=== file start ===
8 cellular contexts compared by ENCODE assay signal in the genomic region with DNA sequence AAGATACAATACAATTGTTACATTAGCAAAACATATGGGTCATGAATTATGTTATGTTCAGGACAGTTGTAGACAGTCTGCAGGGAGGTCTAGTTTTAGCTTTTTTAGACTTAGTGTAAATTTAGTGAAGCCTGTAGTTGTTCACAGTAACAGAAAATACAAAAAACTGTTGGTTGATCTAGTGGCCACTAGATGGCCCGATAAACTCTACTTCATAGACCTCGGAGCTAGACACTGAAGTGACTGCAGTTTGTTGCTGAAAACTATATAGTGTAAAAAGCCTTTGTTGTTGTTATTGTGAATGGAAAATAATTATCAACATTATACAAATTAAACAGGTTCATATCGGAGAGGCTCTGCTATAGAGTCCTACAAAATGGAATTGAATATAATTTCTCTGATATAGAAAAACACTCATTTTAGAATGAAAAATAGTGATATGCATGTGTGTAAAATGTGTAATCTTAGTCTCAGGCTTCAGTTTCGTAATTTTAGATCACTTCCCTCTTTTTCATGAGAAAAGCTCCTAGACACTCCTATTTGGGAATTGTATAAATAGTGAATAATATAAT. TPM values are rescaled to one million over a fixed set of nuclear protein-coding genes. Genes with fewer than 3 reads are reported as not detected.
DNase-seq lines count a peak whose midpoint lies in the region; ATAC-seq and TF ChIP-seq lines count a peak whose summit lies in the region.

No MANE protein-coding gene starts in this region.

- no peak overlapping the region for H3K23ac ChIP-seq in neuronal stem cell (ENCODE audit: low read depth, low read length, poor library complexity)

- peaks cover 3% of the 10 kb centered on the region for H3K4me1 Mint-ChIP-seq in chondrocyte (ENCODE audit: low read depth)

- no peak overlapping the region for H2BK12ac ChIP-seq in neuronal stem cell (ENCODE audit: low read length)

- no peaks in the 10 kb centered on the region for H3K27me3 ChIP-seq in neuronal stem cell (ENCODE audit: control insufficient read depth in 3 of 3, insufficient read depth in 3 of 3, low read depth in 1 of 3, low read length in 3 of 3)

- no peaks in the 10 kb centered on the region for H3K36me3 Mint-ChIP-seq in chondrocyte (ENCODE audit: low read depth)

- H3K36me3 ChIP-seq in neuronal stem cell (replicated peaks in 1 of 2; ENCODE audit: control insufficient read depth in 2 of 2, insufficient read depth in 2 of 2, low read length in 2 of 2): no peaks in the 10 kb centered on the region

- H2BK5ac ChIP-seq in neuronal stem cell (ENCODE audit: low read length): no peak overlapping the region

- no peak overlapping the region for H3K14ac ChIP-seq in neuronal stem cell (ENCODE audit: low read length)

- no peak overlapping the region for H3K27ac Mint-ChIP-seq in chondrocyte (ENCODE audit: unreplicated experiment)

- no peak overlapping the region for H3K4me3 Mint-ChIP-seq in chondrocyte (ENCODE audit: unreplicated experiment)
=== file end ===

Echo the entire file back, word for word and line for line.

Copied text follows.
8 cellular contexts compared by ENCODE assay signal in the genomic region with DNA sequence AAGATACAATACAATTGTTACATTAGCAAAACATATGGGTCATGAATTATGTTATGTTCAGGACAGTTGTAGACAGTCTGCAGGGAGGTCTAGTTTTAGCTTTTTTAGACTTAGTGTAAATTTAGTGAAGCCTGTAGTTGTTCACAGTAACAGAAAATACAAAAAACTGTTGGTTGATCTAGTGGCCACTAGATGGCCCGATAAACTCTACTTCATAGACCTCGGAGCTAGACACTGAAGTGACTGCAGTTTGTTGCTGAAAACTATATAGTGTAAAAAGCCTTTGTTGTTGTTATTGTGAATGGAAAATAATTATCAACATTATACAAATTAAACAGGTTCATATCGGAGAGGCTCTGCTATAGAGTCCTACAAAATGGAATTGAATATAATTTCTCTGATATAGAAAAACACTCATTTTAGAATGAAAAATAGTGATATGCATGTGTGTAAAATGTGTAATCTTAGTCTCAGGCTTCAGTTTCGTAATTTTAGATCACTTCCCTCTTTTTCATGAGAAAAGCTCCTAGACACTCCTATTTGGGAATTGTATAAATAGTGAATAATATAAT. TPM values are rescaled to one million over a fixed set of nuclear protein-coding genes. Genes with fewer than 3 reads are reported as not detected.
DNase-seq lines count a peak whose midpoint lies in the region; ATAC-seq and TF ChIP-seq lines count a peak whose summit lies in the region.

No MANE protein-coding gene starts in this region.

- no peak overlapping the region for H3K23ac ChIP-seq in neuronal stem cell (ENCODE audit: low read depth, low read length, poor library complexity)

- peaks cover 3% of the 10 kb centered on the region for H3K4me1 Mint-ChIP-seq in chondrocyte (ENCODE audit: low read depth)

- no peak overlapping the region for H2BK12ac ChIP-seq in neuronal stem cell (ENCODE audit: low read length)

- no peaks in the 10 kb centered on the region for H3K27me3 ChIP-seq in neuronal stem cell (ENCODE audit: control insufficient read depth in 3 of 3, insufficient read depth in 3 of 3, low read depth in 1 of 3, low read length in 3 of 3)

- no peaks in the 10 kb centered on the region for H3K36me3 Mint-ChIP-seq in chondrocyte (ENCODE audit: low read depth)

- H3K36me3 ChIP-seq in neuronal stem cell (replicated peaks in 1 of 2; ENCODE audit: control insufficient read depth in 2 of 2, insufficient read depth in 2 of 2, low read length in 2 of 2): no peaks in the 10 kb centered on the region

- H2BK5ac ChIP-seq in neuronal stem cell (ENCODE audit: low read length): no peak overlapping the region

- no peak overlapping the region for H3K14ac ChIP-seq in neuronal stem cell (ENCODE audit: low read length)

- no peak overlapping the region for H3K27ac Mint-ChIP-seq in chondrocyte (ENCODE audit: unreplicated experiment)

- no peak overlapping the region for H3K4me3 Mint-ChIP-seq in chondrocyte (ENCODE audit: unreplicated experiment)